Managing Print Editor
16 May, 2023
On March 30th, Howard County revealed that there would be a change in the walking area for some schools during the 2023-2024 school year.
Policy 5200 expanded the walking area in multiple Howard County schools, making it so many students will be losing their buses for the 2023-2024 school year.
The policy increased the walking area to one and half miles for middle schools, and two miles for high schools. While elementary school walking zones were not increased, changes were made to bus services. Policy 5200 states that the goal is “providing transportation services to students in a safe and efficient manner.” Thirty-nine schools will be affected, six of them being high schools. The high schools affected by the change include Wilde Lake, River Hill, Oakland Mills, Mount Hebron, Hammond, Centennial, and Atholton. An estimated 1200 high school students will be affected by the change, according to Nevin. Schools that do not have sidewalks or safe walking paths are exempt from the changes. For affected schools, all students who live in a two mile radius will have to walk to their respective schools. It also requires parents who live outside of the walking radius to register for a bus. This sparked controversy amongst students, faculty, and parents alike, with concern over traffic around Atholton, inconvenience for both students and parents, and student safety being raised.
“I was disappointed but I was also expecting it. HCPSS doesn’t care about what happens to the kids. It doesn’t bother them that little kids might be walking on dangerous paths,” said Rachel Coutts, whose child is entering the fifth grade at Talbott Springs Elementary School.
Parents were disappointed by the decision to expand the walking area around many schools. Losing the convenience of school provided transportation was upsetting to many. “The bus service was helpful because I didn’t have to drive my kids to school or home, so I was able to save time,” said Coutts. High school students also do not find the idea of waking up early to walk two miles to school particularly appealing either.
“I was sad that I would have to walk. It’s easier to take a bus,” said Atholton freshman Bennett Gullion. He also mentioned that as an athlete, he would have to carry equipment to and from school. Students who live in the new walking zone will have to walk “forty to forty-five minutes” according to Mr. Richman.The neighborhoods affected in the Atholton community are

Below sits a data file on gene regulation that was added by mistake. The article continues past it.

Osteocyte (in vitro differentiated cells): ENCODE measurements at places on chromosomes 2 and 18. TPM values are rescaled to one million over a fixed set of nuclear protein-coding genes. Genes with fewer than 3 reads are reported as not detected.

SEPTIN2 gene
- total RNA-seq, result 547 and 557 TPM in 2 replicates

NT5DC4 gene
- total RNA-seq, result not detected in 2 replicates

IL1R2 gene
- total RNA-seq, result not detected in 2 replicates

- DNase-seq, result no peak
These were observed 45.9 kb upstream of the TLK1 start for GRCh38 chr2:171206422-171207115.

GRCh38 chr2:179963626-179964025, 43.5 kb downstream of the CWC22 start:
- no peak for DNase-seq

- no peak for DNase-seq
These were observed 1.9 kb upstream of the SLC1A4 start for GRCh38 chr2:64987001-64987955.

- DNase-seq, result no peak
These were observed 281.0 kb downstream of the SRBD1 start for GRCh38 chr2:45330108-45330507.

He added that there will also be a decent amount of students who will get rides to school, which will only increase the infamous traffic problem that surrounds Atholton.
Coutts said, “HCPSS knows that most parents won’t let their kids walk. They know that most parents will drive their kids.” Atholton’s drop off lane is notorious for being jammed with traffic. The massive line of cars has been a reason why students are late, and the lack of buses has the potential to exacerbate the issue. Atholton administration is well aware of this, and Mr. Richman has raised the issue in a meeting between county administrators. “I’ve asked them to start work now with the police to have patrol people here to help direct traffic in the mornings.”
For those students who will be receiving buses, they will have to register for them. The bus registration process is mandatory for students who live outside of the walking area to receive transportation to school. Parents must register their children by June 1st, 2023. In an FAQ page, HCPSS explained that the purpose of registration was to assure “more efficient and agile transportation operations.” There will be times where families can change their transportation requests, although the frequency and times of these periods have not yet been determined.
Some have theorized a possible cause for the new policy being the national shortage of bus drivers. This is an issue that has affected Atholton heavily, with buses being late or not showing up at all being a common occurrence for students. Mr. Richman said there are “entirely too many” incidents of buses never showing up or being late, much to his annoyance. “Every time it happens, I get irritated because I believe that as a school system, we have an obligation to transport kids that are supposed to be transported; to get them to school safely and on time and get them home safely in the afternoon. When they don’t do it, the Office of Transportation hears very loudly from me.” This belief has not been confirmed by the Board of Education or the Office of Transportation. However, Mr. Richman added “it’s one way to solve the bus shortage.”
According to Nevin, “changes to Policy 5200 have been in progress since May of 2022 after going through a committee of accordance with Board of Education policy. Some portions had delayed implementation to coincide with the new school start times.”
Policy 5200 is an attempt to improve Howard County’s current transportation system and only the future will tell if it will work.